July 15, 2020; CNN Style
On June 7, residents of Bristol, England, made global headlines when they toppled a long-resented statue of 17th-century slave trader Edward Colston during a Black Lives Matter (BLM) protest after George Floyd was murdered by Minneapolis police. The Colston statue was dragged through town and dumped into the River Avon. Early on July 15, the space that had been occupied by Colston since 1895 received a new statue, titled “A Surge of Power (Jen Reid) 2020,” commemorating a protester photographed atop the plinth shortly after Colston fell.
A photograph of Bristol resident Reid on that same plinth—fist raised in a Black Power salute—taken on the day of the protest caught the attention of British artist Marc Quinn. With Reid’s permission, he quietly made a resin sculpture of her, which he described this week as “an embodiment and amplification of Jen’s ideas and experiences, and of the past, present and her hope for a better future.”
Reid describes an “overwhelming impulse” to climb onto the plinth that day in June, an act that was completely spontaneous. She has since said, “This sculpture is about making a stand for my mother, for my daughter, for Black people like me. It’s about Black children seeing it up there. It’s something to feel proud of, to have a sense of belonging, because we actually do belong here and we’re not going anywhere.”
The new statue was installed overnight, without permission from the city. Last night, representatives of the city took the statue down, bringing it to the Bristol city museum as its tentative home. Then again, the statue was always intended to be temporary, according to Quinn.
“Jen and I are not putting this sculpture on the plinth as a permanent solution to what should be there—it’s a spark which we hope will help to bring continued attention to this vital and pressing issue,” he says.
As reported by Tim Elfrink in the Washington Post, Bristol’s mayor, Marvin Rees, who is Black, says the statue of Colston had long been offensive. “I can’t and won’t pretend the statue of a slave trader in a city I was born and grew up in wasn’t an affront to me and people like me,” he said.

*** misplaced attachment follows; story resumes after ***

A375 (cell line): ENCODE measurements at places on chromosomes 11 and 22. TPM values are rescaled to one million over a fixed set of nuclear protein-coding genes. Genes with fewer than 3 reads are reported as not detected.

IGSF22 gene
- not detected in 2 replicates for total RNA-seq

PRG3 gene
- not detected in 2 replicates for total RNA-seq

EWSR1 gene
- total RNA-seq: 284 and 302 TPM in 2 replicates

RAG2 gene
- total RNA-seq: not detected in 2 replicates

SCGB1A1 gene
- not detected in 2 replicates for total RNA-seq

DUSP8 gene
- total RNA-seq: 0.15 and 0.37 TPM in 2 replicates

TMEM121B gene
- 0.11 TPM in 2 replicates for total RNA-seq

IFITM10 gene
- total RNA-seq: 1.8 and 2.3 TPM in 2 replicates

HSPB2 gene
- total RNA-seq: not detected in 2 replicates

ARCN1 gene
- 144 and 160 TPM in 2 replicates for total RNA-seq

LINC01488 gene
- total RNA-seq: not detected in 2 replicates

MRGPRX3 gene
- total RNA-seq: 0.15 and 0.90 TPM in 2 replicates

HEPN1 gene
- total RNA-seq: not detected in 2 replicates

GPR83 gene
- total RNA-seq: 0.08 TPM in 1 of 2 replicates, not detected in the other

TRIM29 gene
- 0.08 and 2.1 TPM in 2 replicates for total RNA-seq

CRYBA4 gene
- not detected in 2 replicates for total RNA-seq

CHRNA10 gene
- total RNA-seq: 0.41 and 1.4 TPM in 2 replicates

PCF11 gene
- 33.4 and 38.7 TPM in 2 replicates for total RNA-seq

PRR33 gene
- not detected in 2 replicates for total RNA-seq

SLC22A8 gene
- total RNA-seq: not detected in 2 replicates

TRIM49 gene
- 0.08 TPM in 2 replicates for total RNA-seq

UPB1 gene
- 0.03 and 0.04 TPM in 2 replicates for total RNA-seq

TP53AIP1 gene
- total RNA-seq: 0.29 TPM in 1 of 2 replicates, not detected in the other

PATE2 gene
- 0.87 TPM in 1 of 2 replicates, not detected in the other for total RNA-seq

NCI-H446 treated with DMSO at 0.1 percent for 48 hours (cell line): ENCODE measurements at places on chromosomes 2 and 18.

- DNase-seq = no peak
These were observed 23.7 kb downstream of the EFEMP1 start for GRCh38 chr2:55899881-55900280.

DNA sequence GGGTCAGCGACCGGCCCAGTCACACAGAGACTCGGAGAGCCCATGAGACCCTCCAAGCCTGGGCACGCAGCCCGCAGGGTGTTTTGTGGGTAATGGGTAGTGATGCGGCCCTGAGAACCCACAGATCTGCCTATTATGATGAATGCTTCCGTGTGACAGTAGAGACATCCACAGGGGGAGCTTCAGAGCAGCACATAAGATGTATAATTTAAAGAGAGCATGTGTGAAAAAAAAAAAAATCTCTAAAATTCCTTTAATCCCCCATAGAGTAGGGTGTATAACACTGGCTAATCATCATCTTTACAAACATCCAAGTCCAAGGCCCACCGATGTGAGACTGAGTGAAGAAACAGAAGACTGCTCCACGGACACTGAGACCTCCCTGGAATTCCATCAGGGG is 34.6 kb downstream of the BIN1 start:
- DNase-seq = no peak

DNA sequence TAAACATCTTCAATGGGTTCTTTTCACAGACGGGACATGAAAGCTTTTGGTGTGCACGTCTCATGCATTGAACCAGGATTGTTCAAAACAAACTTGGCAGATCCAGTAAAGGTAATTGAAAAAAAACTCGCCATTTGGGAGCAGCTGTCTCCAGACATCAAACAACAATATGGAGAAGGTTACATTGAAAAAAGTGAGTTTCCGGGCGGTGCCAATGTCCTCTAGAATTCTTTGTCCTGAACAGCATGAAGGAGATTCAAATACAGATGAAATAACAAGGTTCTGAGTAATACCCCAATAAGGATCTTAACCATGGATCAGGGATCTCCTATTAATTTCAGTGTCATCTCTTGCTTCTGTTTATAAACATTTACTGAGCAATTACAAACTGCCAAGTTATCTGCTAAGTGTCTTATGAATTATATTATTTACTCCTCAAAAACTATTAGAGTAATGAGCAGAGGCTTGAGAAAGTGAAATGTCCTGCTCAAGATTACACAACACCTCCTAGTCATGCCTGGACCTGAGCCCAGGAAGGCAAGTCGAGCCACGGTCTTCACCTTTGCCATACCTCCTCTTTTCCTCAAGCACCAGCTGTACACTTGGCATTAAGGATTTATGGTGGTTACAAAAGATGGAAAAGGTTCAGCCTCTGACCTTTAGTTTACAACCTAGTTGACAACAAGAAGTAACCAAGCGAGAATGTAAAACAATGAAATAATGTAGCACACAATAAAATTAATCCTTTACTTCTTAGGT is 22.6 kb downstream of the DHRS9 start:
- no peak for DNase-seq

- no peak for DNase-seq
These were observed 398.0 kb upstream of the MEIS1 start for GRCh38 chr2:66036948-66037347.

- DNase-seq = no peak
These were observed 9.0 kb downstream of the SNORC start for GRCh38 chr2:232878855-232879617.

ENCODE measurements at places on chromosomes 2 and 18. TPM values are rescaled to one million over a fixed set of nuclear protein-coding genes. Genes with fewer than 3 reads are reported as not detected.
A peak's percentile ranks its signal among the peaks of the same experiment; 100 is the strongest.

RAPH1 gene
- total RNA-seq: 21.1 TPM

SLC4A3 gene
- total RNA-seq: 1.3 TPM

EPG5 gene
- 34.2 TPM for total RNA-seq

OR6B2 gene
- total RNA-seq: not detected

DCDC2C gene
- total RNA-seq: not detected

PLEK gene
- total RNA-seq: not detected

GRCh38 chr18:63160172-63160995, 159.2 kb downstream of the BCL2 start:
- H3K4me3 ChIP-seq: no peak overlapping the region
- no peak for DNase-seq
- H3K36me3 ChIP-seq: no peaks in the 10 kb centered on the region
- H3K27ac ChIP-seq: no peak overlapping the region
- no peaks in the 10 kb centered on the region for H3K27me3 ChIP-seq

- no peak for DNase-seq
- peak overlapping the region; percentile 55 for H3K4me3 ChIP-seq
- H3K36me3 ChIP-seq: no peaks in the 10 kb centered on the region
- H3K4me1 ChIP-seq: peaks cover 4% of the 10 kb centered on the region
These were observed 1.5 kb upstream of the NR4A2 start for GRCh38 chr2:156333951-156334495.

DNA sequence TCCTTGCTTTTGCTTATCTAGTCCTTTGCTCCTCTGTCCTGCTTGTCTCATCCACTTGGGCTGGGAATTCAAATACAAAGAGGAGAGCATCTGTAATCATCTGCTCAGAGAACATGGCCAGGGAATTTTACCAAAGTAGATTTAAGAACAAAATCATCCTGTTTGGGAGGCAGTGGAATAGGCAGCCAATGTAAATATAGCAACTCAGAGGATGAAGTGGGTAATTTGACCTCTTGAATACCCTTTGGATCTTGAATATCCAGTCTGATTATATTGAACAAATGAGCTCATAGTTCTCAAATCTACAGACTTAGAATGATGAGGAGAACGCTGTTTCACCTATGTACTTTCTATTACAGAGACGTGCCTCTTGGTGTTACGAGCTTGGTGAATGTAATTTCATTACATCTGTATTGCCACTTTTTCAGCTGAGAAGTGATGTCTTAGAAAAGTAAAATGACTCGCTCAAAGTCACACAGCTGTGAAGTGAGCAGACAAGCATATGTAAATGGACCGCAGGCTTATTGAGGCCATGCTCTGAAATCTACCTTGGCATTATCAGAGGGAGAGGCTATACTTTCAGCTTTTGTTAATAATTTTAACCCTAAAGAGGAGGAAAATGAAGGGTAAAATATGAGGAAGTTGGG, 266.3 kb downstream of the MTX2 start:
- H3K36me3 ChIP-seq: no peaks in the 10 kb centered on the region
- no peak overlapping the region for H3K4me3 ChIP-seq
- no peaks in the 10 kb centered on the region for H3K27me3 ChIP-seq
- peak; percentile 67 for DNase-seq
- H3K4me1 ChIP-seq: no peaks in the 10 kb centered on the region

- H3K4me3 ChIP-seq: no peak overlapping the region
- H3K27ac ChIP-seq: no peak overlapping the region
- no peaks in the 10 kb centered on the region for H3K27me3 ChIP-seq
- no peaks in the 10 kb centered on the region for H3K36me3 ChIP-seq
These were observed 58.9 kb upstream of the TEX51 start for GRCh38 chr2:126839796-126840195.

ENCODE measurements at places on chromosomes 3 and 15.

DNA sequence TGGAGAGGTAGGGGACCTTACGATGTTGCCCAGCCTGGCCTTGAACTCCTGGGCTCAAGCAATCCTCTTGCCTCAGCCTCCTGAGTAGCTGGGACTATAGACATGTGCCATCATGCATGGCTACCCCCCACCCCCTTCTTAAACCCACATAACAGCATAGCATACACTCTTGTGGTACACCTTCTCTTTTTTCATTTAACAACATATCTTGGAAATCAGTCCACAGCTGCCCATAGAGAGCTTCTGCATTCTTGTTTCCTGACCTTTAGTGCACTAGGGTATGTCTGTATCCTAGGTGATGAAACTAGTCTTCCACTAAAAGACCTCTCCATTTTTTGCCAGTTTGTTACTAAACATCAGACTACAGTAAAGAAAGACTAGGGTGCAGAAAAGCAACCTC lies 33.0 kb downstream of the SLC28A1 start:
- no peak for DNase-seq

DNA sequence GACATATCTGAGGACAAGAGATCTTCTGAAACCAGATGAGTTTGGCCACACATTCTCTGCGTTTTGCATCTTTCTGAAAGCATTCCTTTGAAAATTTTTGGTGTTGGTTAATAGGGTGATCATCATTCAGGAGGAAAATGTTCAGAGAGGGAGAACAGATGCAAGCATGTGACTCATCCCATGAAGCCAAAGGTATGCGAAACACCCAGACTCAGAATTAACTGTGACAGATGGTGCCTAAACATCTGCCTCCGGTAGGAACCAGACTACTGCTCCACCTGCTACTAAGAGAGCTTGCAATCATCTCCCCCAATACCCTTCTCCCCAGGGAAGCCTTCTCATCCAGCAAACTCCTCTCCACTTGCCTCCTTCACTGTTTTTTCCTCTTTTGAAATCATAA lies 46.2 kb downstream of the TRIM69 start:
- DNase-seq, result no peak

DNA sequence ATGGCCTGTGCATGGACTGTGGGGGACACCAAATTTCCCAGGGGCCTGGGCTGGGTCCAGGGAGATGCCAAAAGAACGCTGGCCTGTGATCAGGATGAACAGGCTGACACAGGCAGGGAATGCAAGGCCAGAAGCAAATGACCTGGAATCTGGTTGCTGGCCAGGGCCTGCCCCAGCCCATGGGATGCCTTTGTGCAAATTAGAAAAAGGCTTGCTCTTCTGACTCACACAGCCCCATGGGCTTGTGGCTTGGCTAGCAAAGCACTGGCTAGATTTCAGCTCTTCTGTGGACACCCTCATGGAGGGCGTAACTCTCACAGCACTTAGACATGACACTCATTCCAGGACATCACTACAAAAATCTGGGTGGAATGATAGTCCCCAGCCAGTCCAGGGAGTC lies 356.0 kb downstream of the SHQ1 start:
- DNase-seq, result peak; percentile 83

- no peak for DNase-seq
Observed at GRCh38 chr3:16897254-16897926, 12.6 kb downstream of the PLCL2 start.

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The city council of Bristol tweeted that Rees wants a democratic process to decide the future of the plinth, though he also, according to the BBC, would like the artists to compensate the city for the labor required to remove it. Quinn and Reid have agreed, though, that if the statue is sold, the profits will be donated to two charities that promote the inclusion of Black history in school curricula.
While “A Surge of Power” has (deservedly) received a great deal of media attention already, it is not the only BLM monument-related news this week. In Pensacola, Florida, after a five-hour meeting, the City Council voted 6–1 on Tuesday night to remove a 129-year-old Confederate monument and 7–0 to change the name of “Lee Square” back to its original name of “Florida Square.” The monument was vandalized earlier this month and, as a result, the square has been and will remain closed until the monument is removed. BLM protesters last month asked the city to remove the monument and rename the square.
As Pensacola City Administrator Keith Wilkins writes:
Although the Confederate monument remembers those that led, fought and died for the Confederacy, it also promotes a ‘Lost Cause’ narrative that memorializes a divisive time in American history reflective of ‘white supremacy’ and the Jim Crow era. The Square and the Monument are not equitable representations of all our citizens. To achieve a stronger and more unified community, staff recommends the complete removal of the Lee Square Confederate monument.
In Richmond, Virginia, several statues already have been removed, and a controversial statue of Robert E. Lee seems to be teetering on the brink of removal, now that a judge has recused himself from the case.
Last month, NPQ’s Steve Dubb reported on the removal of a statue of Theodore Roosevelt outside the American Museum of Natural History in New York City. The controversial statue depicted Roosevelt looming over figures of Native American and Black individuals. Its removal was supported by Roosevelt’s great-grandson, a trustee of the museum.
All of us who are focused on this moment—and who acknowledge the hard days and months and years ahead that will be required to truly address structural racism—acknowledge that removing monuments and changing names will not solve deep-seated societal problems. And yet, there is something quite satisfying in seeing those old monuments come down, and in seeing what already has—or still might—take their places and represent new ideals and new heroes as we work for a more just world.—Eileen Cunniffe